Newark physios help doting dad back on his feet
A father-of-two who was told he might not walk again after being diagnosed with a "one in a million" condition has praised the physiotherapy department at Newark Hospital for getting him back on his feet.
James Hart, 33, said it had taken him six weeks to recover from pneumonia and pleurisy. He thought he was on the mend but then woke up suffering from severe pins and needles in his legs.
The on-call doctor at Newark Hospital sent him to King's Mill Hospital for extensive tests. They found he had transverse myelitis, an inflammation of the spinal cord, which leads to nerve damage and partial paralysis.
"I'd never heard of the condition," said Mr Hart. "It is extremely rare and there is a one in a million chance of getting the condition."
He was told there was only a 30% chance of him walking unaided again, but with his wife Beckie, 29, and two young children — Joshua, who was four at the time, and Sienna, who was five months — to think of, he was determined that would not be the case.
"I was determined not to have to depend on a wheelchair forever," he said.
"I didn't want my wife Beckie to have to be my carer forever and I wanted to be able to play with the children properly.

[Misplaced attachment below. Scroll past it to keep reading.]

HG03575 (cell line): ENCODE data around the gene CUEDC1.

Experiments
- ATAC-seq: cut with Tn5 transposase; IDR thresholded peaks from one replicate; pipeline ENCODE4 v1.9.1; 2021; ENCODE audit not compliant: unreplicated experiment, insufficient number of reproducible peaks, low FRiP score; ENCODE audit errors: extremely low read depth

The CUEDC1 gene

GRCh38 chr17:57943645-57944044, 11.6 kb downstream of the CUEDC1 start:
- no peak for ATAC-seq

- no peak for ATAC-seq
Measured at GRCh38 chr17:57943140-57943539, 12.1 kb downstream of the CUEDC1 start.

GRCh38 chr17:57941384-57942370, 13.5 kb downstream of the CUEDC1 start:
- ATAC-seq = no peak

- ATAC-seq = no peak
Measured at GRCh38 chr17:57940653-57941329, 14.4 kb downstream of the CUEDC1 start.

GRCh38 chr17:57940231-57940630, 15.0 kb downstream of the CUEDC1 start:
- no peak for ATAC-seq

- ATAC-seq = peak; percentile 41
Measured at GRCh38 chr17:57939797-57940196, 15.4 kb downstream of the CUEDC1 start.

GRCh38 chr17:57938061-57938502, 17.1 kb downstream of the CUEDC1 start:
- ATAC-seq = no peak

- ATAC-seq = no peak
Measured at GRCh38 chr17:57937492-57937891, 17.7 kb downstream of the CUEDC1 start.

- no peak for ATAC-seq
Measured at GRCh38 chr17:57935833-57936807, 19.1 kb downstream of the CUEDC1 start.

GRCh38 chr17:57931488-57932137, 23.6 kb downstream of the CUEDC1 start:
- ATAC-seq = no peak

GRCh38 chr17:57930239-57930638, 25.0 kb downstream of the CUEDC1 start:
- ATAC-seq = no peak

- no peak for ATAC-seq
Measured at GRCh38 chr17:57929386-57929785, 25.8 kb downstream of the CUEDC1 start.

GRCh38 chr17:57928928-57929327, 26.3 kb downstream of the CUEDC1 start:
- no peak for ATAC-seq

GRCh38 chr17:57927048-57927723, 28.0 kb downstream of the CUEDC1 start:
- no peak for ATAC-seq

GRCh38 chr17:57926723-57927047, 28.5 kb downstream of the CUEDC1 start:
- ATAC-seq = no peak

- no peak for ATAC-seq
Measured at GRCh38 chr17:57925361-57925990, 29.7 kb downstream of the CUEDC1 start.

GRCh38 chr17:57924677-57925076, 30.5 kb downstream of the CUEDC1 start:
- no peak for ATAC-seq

"They were my inspiration for getting back on my feet."
James has spent 18 months working hard with the physiotherapists at Newark Hospital. As a result he has been able to gradually build up his muscles and walk unaided.
"They have been great," he said. "I would like to say a huge thank-you for everything they have done."
As part of his recuperation he started playing at Newark Golf Club, where everyone has been very supportive.
He is now strong enough to play 18 holes and is able to play football with his children.
Mr Hart still has nerve damage and suffers from severe pins and needles but feels fortunate that he has been able to improve so much.
He is now planning to complete a coast-to-coast walking challenge with Beckie next Easter.
The route from Cumbria to Robin's Hood Bay covers 190 miles so they plan to do about 12 to 14 miles a day.
"It will not be easy but I am looking forward to it," he said.
Mr Hart is using the challenge to raise money for the Transverse Myelitis Society and hopes it will also raise awareness of the condition.
"It could happen to anybody," he said. "I want to give other diagnosed with it hope."
Anyone wanting to donate to his challenge can do so at gofundme.com/aeh36-transverse-myelitis-awareness